marshal

noun
mar·​shal | \ ˈmär-shəl How to pronounce marshal (audio) \
variants: or less commonly marshall

Definition of marshal

 (Entry 1 of 2)

1a : a high official in the household of a medieval king, prince, or noble originally having charge of the cavalry but later usually in command of the military forces
b : a person who arranges and directs the ceremonial aspects of a gathering a parade marshal
b : a general officer of the highest military rank
3a : an officer having charge of prisoners
b(1) : a ministerial (see ministerial sense 3) officer appointed for a judicial district (as of the U.S.) to execute the process of the courts and perform various duties similar to those of a sheriff
(2) : a city law officer entrusted with particular duties
c : the administrative head of a city police department or fire department

marshal

verb
variants: or less commonly marshall
marshaled or marshalled; marshaling or marshalling\ ˈmärsh-​(ə-​)liŋ How to pronounce marshalling (audio) \

Definition of marshal (Entry 2 of 2)

transitive verb

1 : to place in proper rank or position marshaling the troops
2 : to bring together and order in an appropriate or effective way marshal arguments marshaled her thoughts before answering the question
3 : to lead ceremoniously or solicitously : usher marshaling her little group of children down the street

intransitive verb

: to take form or order ideas marshaling neatly

Keep scrolling for more

Other Words from marshal

Noun

marshalcy \ ˈmär-​shəl-​sē How to pronounce marshalcy (audio) \ noun
marshalship \ ˈmär-​shəl-​ˌship How to pronounce marshalship (audio) \ noun

Synonyms & Antonyms for marshal

Synonyms: Verb

Antonyms: Verb

Visit the Thesaurus for More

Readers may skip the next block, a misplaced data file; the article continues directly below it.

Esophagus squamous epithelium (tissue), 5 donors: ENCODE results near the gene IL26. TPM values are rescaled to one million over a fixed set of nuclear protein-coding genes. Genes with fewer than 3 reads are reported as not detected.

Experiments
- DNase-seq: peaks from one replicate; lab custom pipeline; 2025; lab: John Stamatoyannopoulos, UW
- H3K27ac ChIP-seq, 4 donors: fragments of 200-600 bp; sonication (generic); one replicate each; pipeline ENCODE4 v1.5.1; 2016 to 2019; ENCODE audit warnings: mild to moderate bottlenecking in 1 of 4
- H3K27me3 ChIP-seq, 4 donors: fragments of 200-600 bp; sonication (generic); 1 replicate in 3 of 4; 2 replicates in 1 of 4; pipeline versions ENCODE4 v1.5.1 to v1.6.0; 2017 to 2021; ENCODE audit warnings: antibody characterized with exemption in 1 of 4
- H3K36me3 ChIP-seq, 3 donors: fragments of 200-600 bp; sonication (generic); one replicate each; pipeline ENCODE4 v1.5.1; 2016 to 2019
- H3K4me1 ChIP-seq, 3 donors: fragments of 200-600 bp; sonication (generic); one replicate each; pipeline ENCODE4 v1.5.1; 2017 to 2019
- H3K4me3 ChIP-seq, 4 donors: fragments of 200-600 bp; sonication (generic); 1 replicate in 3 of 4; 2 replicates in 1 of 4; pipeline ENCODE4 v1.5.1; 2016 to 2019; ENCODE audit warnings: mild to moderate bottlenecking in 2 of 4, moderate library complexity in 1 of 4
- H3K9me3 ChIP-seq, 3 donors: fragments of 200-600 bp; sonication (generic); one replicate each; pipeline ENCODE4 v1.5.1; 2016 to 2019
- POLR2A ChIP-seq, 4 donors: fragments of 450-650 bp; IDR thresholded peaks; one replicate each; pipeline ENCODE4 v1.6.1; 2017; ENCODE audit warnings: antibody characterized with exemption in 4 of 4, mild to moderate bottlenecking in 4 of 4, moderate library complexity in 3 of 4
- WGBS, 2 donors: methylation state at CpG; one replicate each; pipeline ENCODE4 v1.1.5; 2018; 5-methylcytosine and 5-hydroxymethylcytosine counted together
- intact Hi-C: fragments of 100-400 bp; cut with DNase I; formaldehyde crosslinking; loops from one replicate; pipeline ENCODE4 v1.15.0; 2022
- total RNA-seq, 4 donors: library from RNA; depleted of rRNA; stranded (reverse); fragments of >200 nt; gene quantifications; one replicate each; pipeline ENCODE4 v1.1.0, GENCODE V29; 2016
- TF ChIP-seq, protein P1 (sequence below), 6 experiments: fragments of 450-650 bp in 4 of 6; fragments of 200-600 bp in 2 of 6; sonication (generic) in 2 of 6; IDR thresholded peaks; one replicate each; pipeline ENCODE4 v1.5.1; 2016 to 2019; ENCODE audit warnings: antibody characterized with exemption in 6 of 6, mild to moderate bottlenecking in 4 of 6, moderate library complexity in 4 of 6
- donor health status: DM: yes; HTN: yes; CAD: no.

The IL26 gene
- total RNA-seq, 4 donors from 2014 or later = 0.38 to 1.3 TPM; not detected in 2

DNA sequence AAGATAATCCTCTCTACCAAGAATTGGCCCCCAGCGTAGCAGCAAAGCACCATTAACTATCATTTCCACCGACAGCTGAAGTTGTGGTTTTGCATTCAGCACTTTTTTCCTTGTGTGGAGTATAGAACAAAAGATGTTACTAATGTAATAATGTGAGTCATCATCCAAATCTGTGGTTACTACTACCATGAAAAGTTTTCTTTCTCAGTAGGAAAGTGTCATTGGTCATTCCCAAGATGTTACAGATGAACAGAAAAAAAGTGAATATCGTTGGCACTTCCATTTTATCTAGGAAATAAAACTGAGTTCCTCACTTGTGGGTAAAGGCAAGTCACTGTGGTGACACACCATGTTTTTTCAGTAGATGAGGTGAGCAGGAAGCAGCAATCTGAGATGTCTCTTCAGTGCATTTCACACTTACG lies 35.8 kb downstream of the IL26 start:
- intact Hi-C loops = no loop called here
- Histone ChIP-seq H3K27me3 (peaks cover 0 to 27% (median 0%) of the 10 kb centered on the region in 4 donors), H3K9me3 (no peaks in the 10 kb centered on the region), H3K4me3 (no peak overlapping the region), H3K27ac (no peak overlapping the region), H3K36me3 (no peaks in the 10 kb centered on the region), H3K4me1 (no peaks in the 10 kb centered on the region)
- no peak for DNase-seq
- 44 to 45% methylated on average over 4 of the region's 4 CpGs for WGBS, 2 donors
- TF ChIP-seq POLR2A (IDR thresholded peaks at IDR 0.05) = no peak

Choose the Right Synonym for marshal

Verb

order, arrange, marshal, organize, systematize, methodize mean to put persons or things into their proper places in relation to each other. order suggests a straightening out so as to eliminate confusion. ordered her business affairs arrange implies a setting in sequence, relationship, or adjustment. arranged the files numerically marshal suggests gathering and arranging in preparation for a particular operation or effective use. marshaling the facts for argument organize implies arranging so that the whole aggregate works as a unit with each element having a proper function. organized the volunteers into teams systematize implies arranging according to a predetermined scheme. systematized billing procedures methodize suggests imposing an orderly procedure rather than a fixed scheme. methodizes every aspect of daily living

Marshal Has Old German Roots

Noun

Although most French words are derived from Latin, a few—among them marshal—are Germanic. In the last centuries of the Roman Empire, the Germanic Franks occupied what is now France and left behind a substantial linguistic legacy, including what became medieval French mareschal. Mareschal came from a Frankish compound noun corresponding to Old High German marahscal, composed of marah, meaning “horse” (Old English mearh, with a feminine form mere, whence English mare), and scalc, meaning “servant” (Old English scealc). The original “marshal” was a servant in charge of horses, but by the time the word was borrowed from French into English in the 14th century it referred primarily to a high royal official.

Examples of marshal in a Sentence

Verb She carefully marshaled her thoughts before answering the question. marshaled their forces for battle